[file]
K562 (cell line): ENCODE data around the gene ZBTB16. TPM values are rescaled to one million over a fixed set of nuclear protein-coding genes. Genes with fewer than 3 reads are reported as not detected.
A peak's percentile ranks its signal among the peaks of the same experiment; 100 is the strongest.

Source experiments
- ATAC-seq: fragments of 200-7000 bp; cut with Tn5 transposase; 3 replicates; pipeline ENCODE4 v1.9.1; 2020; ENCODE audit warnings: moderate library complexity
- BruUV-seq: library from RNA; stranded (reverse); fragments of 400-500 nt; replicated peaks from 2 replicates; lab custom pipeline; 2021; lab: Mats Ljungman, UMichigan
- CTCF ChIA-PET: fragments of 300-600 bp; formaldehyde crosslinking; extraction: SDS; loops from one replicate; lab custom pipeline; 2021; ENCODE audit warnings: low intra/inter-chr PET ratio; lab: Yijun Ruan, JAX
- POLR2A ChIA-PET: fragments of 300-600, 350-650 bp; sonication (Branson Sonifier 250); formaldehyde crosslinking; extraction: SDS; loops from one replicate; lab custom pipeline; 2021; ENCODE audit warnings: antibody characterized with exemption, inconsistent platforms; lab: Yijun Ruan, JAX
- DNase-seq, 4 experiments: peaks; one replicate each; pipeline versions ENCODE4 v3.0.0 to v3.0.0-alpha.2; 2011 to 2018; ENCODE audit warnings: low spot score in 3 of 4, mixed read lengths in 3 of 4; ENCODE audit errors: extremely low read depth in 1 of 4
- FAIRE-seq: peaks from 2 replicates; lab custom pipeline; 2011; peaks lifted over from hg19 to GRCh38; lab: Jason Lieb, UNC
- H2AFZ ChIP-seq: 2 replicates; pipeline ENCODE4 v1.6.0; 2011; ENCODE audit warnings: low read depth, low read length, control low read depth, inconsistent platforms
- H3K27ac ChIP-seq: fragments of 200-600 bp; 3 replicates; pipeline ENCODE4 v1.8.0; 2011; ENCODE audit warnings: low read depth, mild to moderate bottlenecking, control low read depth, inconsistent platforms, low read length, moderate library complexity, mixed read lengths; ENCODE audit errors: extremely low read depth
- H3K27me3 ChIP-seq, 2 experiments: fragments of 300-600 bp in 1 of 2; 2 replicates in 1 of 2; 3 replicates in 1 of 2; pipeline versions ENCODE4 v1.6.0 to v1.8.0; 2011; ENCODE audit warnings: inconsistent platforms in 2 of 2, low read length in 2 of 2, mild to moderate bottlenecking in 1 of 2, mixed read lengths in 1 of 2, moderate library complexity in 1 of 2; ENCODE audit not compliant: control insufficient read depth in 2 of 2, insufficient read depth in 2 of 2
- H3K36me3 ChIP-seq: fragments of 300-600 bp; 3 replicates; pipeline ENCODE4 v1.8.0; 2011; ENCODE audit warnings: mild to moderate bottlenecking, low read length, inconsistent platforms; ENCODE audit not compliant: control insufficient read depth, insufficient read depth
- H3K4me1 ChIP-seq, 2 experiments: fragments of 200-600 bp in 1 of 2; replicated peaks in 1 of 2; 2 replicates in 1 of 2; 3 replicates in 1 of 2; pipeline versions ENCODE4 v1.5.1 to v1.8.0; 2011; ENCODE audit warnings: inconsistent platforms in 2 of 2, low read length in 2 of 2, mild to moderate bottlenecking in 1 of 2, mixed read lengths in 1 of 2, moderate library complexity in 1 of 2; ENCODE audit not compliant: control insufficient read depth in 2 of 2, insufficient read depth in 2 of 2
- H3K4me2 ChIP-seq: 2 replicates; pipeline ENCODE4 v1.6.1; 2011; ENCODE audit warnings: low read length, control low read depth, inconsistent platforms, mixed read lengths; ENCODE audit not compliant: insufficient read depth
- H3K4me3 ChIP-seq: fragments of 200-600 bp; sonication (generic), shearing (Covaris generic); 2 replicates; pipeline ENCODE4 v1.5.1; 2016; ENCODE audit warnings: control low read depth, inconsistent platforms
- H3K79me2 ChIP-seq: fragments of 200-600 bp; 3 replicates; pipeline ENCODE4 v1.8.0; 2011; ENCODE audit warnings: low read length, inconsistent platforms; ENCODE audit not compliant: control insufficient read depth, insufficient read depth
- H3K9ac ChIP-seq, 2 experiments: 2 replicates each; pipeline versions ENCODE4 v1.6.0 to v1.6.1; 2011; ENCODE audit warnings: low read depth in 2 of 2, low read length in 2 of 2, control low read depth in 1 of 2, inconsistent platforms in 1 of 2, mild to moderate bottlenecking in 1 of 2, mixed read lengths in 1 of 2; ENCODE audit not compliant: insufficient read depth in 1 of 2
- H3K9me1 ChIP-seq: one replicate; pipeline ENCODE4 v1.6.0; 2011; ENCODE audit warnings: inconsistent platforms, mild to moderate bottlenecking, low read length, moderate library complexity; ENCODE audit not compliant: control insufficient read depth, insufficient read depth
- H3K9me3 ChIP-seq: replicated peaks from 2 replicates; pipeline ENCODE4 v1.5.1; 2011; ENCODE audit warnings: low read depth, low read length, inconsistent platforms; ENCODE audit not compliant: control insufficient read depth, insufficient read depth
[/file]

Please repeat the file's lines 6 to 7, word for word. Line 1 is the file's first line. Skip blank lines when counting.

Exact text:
- CTCF ChIA-PET: fragments of 300-600 bp; formaldehyde crosslinking; extraction: SDS; loops from one replicate; lab custom pipeline; 2021; ENCODE audit warnings: low intra/inter-chr PET ratio; lab: Yijun Ruan, JAX
- POLR2A ChIA-PET: fragments of 300-600, 350-650 bp; sonication (Branson Sonifier 250); formaldehyde crosslinking; extraction: SDS; loops from one replicate; lab custom pipeline; 2021; ENCODE audit warnings: antibody characterized with exemption, inconsistent platforms; lab: Yijun Ruan, JAX